2. Decide on the feel (mood) you want for your trailer.

There are a couple of factors to consider in this step:

  • the mood of your story: tragic, heroic, contemplative, etc.
  • the angle of your pitch to your audience (what do you want to highlight about your story?)

Why is this step critical?  You have to identify the mood to be able to choose the right…you guessed it…mood music.  And mood images, for that matter.  So really do take some time to think about this.  In my case, Lords of Askalon is a high-action novel, but there is a significant contemplative thread woven into the story.  I really wanted to emphasize both of these, and that helped me to choose the right music.

3. Consider how to present your novel in images.

Now that you’ve decided on a mood for your trailer, you can start thinking about the visuals.  Consider your story in terms of its high points.  Try to identify the most significant plot points, twists, or turning points.   Consider also the key moments for your main character.  I suggest using the third approach, because a good story will be both plot and character driven.

For a two-minute trailer, 10 images is really the maximum you can include and still give each image justice.  You could certainly do fewer than 10, with more time spent on each frame.  So now that you have a general idea what plot or character points you want to use to convey your story, start searching for some images.

I used Foter for my image search.  Foter is a huge collection of free, royalty-free stock images.  These images are licensed under the Creative Commons license and you can download as many as you like.  Let me just offer a few words of advice:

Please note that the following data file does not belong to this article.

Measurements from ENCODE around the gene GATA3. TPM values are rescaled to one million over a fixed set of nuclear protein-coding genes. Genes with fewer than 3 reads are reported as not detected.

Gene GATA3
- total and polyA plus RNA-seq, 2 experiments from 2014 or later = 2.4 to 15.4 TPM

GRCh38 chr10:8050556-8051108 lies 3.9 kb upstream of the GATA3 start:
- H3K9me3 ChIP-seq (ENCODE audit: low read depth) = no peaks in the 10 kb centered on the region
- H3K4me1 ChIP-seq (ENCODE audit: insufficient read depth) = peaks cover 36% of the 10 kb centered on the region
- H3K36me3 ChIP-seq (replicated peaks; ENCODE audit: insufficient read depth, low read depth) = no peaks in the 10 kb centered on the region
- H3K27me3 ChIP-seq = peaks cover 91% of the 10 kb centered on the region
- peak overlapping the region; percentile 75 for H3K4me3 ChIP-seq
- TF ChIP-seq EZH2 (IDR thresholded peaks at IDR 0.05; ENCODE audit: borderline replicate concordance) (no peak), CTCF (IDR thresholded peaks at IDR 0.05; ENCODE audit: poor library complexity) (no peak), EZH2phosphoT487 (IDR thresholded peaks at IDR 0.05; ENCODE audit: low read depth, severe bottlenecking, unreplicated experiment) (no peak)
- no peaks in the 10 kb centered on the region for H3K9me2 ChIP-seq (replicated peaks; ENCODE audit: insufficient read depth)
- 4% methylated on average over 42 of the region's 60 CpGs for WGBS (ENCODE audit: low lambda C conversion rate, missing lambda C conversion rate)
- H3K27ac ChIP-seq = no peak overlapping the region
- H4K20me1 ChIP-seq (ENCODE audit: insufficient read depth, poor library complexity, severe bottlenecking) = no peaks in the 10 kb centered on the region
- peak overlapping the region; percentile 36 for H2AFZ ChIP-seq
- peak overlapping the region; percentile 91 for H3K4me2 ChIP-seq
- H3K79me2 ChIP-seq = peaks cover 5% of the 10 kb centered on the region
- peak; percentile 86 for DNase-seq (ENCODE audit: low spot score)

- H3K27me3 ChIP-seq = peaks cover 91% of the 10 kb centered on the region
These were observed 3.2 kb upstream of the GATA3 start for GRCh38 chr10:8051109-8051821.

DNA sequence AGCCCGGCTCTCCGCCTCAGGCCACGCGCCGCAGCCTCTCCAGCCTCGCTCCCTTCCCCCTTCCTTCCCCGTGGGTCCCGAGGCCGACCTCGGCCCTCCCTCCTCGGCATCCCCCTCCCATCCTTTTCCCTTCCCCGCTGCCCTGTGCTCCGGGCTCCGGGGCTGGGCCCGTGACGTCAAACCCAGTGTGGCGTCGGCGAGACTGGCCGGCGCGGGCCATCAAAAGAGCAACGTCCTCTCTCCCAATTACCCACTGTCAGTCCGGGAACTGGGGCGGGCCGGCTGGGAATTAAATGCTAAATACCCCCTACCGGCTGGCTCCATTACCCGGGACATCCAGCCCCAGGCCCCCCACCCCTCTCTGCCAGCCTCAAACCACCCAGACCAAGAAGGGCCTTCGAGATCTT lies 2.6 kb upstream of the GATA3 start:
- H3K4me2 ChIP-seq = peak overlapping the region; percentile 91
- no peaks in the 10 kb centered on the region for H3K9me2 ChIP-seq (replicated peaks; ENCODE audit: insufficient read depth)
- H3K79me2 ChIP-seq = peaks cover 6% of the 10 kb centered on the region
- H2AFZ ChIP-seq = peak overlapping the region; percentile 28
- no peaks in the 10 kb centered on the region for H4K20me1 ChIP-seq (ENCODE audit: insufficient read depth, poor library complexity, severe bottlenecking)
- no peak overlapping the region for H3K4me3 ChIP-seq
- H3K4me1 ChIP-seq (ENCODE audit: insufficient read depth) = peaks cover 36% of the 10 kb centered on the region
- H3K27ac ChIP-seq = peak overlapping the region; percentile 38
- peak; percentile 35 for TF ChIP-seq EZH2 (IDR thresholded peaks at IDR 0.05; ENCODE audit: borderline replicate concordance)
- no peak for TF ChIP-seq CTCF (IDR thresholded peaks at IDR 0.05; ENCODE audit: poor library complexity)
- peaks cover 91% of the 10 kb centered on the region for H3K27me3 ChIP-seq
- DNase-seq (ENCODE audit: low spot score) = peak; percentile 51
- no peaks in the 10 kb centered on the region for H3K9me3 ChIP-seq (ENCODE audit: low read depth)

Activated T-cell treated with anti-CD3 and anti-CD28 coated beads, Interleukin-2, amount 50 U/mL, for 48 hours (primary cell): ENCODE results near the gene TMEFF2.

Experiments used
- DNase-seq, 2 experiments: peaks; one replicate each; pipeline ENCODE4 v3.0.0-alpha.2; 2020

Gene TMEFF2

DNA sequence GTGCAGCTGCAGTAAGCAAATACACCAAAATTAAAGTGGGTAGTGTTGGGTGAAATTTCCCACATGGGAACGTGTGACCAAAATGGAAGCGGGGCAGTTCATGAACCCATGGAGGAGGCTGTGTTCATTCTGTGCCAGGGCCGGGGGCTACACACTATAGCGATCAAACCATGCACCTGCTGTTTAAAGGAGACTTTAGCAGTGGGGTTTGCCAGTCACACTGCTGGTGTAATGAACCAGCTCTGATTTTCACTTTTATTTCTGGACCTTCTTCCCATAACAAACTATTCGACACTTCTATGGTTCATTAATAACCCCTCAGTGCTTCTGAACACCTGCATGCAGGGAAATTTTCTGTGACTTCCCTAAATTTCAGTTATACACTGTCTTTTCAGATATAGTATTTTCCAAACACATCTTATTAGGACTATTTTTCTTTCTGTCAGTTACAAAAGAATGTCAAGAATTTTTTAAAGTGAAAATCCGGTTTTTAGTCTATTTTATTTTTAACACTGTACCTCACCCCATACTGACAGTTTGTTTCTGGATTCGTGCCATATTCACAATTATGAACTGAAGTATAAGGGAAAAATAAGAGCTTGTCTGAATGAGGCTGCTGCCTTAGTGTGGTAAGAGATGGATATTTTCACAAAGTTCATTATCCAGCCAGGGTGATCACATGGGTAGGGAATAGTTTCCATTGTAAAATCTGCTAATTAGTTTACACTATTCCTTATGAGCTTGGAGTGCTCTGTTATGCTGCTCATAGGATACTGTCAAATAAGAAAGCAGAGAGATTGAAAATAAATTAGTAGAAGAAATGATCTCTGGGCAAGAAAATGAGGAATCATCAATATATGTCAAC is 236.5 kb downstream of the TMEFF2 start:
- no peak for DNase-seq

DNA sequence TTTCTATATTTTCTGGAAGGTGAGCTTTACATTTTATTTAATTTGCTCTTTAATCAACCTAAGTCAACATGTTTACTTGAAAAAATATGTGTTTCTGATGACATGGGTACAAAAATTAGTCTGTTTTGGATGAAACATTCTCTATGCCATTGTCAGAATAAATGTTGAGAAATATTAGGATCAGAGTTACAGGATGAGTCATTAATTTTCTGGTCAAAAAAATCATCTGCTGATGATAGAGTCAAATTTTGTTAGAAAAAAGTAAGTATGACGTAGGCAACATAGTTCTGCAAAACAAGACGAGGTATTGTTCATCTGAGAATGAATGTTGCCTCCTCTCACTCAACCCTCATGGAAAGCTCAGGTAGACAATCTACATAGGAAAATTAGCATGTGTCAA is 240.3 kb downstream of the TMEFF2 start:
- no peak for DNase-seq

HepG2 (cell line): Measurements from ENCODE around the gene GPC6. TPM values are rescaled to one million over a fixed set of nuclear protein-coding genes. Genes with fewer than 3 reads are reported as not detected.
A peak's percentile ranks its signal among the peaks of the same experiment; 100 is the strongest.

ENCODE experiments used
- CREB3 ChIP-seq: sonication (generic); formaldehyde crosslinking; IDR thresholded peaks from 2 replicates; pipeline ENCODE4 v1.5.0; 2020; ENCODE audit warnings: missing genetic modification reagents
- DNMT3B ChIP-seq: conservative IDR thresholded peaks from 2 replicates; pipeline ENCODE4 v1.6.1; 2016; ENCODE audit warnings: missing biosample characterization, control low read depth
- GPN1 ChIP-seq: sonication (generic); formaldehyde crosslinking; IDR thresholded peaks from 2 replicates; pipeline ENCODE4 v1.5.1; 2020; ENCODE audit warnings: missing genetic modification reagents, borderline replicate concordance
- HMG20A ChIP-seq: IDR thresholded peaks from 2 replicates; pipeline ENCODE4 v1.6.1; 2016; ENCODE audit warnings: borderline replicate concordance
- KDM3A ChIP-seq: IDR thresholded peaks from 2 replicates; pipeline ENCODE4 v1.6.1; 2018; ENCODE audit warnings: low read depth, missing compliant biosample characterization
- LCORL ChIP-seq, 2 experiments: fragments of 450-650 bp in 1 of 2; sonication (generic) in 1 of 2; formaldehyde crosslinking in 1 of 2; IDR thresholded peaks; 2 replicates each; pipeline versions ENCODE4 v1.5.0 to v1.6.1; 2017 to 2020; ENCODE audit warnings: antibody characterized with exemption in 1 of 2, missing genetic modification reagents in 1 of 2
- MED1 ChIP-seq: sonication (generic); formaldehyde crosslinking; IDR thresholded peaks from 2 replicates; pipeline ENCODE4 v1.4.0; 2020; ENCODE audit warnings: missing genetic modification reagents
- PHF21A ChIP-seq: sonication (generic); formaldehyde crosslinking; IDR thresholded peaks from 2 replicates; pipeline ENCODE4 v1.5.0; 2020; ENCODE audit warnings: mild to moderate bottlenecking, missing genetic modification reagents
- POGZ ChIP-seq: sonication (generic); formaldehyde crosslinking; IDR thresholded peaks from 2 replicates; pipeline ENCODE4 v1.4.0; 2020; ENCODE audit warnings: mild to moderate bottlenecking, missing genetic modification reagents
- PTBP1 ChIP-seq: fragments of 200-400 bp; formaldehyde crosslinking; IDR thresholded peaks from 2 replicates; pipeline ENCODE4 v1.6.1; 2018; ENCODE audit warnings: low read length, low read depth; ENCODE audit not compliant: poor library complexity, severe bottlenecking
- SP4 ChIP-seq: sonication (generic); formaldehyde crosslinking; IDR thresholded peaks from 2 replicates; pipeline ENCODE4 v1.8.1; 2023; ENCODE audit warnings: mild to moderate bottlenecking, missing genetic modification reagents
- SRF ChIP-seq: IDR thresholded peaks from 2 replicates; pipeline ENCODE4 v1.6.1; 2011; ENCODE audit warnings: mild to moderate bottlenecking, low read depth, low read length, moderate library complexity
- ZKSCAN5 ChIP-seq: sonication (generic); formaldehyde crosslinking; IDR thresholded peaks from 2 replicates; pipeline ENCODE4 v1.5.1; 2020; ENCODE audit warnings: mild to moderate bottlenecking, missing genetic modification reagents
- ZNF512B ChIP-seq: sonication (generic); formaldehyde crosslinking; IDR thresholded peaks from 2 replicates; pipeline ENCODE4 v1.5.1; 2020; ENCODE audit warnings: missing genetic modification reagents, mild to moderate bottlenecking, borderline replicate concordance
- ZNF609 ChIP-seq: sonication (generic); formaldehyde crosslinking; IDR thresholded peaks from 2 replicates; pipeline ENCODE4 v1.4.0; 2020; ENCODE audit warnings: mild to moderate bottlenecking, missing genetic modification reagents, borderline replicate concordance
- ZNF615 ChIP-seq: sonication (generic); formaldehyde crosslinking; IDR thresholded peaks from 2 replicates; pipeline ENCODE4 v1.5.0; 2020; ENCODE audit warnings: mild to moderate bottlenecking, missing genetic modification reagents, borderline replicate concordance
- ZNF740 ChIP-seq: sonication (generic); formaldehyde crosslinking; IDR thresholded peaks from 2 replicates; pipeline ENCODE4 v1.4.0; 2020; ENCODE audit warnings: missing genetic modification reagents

• DO look at the permissions given for each image.  There are different levels of licenses under the Creative Commons umbrella.  The most liberal of these is the attribution-only license (indicated by the letters CC-BY).  All that’s required here is that you acknowledge the artist – I do this in a credits page at the end of the trailer.
  • It’s probably safest to look for images that offer a commercial license.  There’s not a great deal of explanation on what constitutes commercial and non-commercial usage.  You could probably make the case that you’re not charging for the book trailer, so that’s non-commerical use, but you are promoting something you hope people will buy…so…to be prudent, you might just want to go with images that have commercial permissions.

You can also look at Flickr for Creative Commons images and browse by license type if you want, but Foter brings together Creative Commons images from a number of sources, including Flickr.

Look for high-impact, high quality images that convey both the mood and the moments of your story.  And sometimes you have to do a lot of searching to find the right images!  This step can take some time, so be patient.

4. Add your text.

This shouldn’t be too hard to do once you find your images.  And it is a fantastic exercise in high-impact language.  I tried to use powerful, mood-based words (i.e., “crouches”) as I presented the story.  You don’t need to get into insane detail – in fact, that’s really impossible.  Remember, you want to give your reader a glimpse of the story on the levels of mood and plot.  Tweak, tweak, and tweak some more until you get just the right flavor!

5. Add your music.

Finding free music is much trickier than finding free images.  You can find stock music in many different places, but if you want to make a trailer for free, your options are limited.  I found my track at Royalty Free Kings.  They had several tracks available for free – most of them pared down slightly from the full version.  They have a lot of music available for purchase as well.

Moby (yes, the band) has a free music section of their website for music that they wrote for film.  You just need to sign up and then you can browse and download what you like for your project.